If you’ve decided that a custom builder is the best fit for you, once you have a pool of custom builder candidates, it’s time to tour one or more homes built by each one.
“Most builders have a model or at least a partially constructed home that they’re building for a current customer,” says Paul Schumacher of Schumacher Homes. “Frankly, if a builder tells you they don’t have anything for you to see but floor plans, then they’re not really a legitimate builder. You need to see the finished product in person.”
Of course, every builder says they build a quality product, but you need to see a home and inspect it to really know whether a builder does quality work, says Schumacher. A builder should show you one or more homes that represent their standards so you can hold them accountable to build a home that meets those standards for you, he says.
“That’s why we show you the finished product and a partially finished home so you can see what’s being done inside the walls,” says Schumacher.
“Get a complete list of included features that shows you everything the builder will do, such as all the sticks and bricks, the brand names, and materials that will be used in the kitchens and baths,” he continued. “You need to know if a builder is doing poured walls or block walls in the basement, putting twenty-five- or thirty-year shingles on the roof, and things like that in every category. Then, you can compare one builder to another to see which ones are doing quality work.”
Choosing a builder is not just about looking at the builder’s work. You also need to interview your builder candidates to determine who you can best establish a working relationship with over the next year.
“As part of the interview process, you should have two or three builders come out to your land with you and talk about what you want to build, how to position it on the land, where the utilities, garage, and driveway could go,” Schumacher says. “This is an extremely important meeting because at the end of it the buyers should feel peace of mind that they understand what can be built on their land. You can see what kind of expertise a builder has when he’s discussing with you the issues that need to be addressed.”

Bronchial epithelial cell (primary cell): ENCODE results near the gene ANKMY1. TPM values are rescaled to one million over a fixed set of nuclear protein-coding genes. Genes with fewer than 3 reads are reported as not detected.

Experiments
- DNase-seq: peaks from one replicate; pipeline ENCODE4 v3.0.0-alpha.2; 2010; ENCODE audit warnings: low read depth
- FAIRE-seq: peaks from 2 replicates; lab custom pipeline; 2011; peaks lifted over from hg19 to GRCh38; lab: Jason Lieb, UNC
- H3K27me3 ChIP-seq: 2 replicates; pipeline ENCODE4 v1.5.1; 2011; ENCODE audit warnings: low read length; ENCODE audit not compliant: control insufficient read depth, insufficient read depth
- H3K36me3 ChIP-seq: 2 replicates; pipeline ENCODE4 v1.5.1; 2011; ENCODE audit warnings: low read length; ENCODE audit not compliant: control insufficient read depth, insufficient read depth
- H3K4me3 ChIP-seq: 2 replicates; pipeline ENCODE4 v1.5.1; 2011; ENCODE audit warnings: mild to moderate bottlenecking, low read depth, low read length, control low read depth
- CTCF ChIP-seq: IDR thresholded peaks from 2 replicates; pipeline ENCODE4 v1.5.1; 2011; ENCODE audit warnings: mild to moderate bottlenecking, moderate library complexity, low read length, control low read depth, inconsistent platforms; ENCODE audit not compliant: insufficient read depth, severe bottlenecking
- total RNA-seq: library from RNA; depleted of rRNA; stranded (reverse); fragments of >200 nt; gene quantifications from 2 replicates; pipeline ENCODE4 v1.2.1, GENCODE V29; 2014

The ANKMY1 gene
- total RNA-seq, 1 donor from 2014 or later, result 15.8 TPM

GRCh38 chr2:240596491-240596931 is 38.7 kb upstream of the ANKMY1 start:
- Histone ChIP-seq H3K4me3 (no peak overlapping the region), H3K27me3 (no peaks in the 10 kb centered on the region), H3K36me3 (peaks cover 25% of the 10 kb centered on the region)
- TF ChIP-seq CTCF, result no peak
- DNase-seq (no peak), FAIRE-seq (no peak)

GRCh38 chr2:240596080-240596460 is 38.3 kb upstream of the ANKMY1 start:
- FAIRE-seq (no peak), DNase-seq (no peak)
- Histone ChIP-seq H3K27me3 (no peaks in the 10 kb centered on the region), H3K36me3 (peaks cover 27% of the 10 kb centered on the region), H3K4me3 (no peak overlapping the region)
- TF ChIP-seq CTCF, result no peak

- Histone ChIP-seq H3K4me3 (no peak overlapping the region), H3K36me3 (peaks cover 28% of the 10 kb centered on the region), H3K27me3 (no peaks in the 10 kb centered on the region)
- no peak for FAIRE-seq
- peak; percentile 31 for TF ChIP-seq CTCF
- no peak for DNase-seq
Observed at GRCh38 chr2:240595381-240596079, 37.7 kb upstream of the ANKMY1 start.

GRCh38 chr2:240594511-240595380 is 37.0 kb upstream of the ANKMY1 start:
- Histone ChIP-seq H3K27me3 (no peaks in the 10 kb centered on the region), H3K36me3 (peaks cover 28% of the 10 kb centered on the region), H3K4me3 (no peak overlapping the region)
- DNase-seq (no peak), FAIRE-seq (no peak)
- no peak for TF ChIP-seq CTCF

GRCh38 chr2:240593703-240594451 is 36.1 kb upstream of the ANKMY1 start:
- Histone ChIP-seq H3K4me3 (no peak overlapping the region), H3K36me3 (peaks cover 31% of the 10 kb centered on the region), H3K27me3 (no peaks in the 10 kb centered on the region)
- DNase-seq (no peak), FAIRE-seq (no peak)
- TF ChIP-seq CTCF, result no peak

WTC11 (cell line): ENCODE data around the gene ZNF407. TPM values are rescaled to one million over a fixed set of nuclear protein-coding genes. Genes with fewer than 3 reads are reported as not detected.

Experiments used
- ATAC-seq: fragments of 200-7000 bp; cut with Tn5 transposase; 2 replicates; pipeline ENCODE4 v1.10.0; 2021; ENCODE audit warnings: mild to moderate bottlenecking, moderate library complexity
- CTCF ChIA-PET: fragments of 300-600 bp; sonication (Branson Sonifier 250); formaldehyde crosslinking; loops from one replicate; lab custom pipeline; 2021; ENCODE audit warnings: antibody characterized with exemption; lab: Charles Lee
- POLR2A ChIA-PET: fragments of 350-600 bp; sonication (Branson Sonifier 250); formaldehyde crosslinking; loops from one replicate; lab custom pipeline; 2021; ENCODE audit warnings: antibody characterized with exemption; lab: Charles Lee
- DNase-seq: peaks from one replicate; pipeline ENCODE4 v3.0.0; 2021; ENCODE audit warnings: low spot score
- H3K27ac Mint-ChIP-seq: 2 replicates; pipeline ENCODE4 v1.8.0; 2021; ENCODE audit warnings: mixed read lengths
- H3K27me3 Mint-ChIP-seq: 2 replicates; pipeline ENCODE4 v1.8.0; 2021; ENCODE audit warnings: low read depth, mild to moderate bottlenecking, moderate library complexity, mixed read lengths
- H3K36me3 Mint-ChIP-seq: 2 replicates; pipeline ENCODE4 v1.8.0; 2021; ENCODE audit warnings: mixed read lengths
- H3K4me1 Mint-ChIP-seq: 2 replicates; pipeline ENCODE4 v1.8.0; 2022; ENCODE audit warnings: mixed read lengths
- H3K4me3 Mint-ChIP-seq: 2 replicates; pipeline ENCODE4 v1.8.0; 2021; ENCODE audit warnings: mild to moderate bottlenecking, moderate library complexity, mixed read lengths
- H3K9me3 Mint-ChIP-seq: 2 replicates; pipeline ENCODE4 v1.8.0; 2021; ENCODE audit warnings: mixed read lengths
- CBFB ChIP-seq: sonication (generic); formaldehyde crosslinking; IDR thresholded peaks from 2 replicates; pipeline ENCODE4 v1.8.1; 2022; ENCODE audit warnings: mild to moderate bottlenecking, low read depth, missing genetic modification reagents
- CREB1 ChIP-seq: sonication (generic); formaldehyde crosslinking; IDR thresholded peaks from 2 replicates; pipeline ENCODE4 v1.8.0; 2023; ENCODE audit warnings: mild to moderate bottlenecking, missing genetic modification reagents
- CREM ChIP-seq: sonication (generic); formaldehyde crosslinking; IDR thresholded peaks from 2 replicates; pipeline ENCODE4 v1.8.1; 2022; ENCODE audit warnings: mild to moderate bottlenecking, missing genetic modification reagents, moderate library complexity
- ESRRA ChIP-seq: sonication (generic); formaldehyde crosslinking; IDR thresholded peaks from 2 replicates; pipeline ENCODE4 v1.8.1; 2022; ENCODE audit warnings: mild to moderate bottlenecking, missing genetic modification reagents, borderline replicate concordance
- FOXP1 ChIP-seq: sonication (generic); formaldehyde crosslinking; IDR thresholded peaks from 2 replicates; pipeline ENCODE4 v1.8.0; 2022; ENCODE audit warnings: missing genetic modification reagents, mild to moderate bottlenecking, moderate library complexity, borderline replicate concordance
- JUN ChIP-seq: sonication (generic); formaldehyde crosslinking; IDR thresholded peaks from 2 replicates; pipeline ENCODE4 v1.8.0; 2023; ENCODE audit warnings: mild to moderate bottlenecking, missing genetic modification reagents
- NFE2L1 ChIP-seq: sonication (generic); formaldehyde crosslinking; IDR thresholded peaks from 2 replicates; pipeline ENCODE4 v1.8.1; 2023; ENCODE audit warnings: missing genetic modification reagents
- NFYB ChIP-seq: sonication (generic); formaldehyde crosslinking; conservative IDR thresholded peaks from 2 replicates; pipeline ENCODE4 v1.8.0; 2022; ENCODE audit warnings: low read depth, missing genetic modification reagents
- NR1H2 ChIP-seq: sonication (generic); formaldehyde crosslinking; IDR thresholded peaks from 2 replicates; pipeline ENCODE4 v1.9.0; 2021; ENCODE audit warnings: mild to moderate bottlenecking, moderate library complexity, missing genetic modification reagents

If you prefer to have a unique home designed for you, you can start with either a builder or an architect.
“Some people say it’s better to hire a builder first and then an architect, but I think it’s more logical to hire an architect first to do the planning and to be more in control of some of your costs,” Jim Rill says. “You need to have some imagery and an idea of what you want in terms of size and style before you can begin to estimate what your home might cost. You have to understand that something a production builder can do for $100 per square foot can cost more than double from a custom builder because production builders can do it for less because they’re building a hundred of those houses.”
Buying a custom home is different from financing a production home.
“Although some custom homebuyers pay cash, if you want to finance it you’ll need a construction loan,” says Rill. “Get a bank involved as early as possible, especially during the study period when you’re looking at a piece of land. I introduce prospective clients to several lenders with experience doing construction loans.”
“If you want to build a custom home, make sure you do your research before you spend any money,” he added. “Interview builders and architects and give yourself time to back out until you truly understand what it will take to build the home you want. Get competitive bids from several builders. Architects can use 3D depictions to walk you through the home design, so be sure you’re satisfied with the design before construction begins. Change orders after construction starts can be expensive and cause delays.”
Whether you choose a completely custom design, start with an existing floor plan and modify it, or decide on a floor plan that you can personalize, the end result will be the same: a new, never-lived-in home that reflects your individuality and the way you and your family want to live.
For more expert advice on buying and building a home, check out the free eBook download of New Home 101: Your Guide to Buying and Building a New Home at NewHomeSource.com.
Michele Lerner is an award-winning freelance writer, editor and author who has been writing about real estate, personal finance and business topics for more than two decades.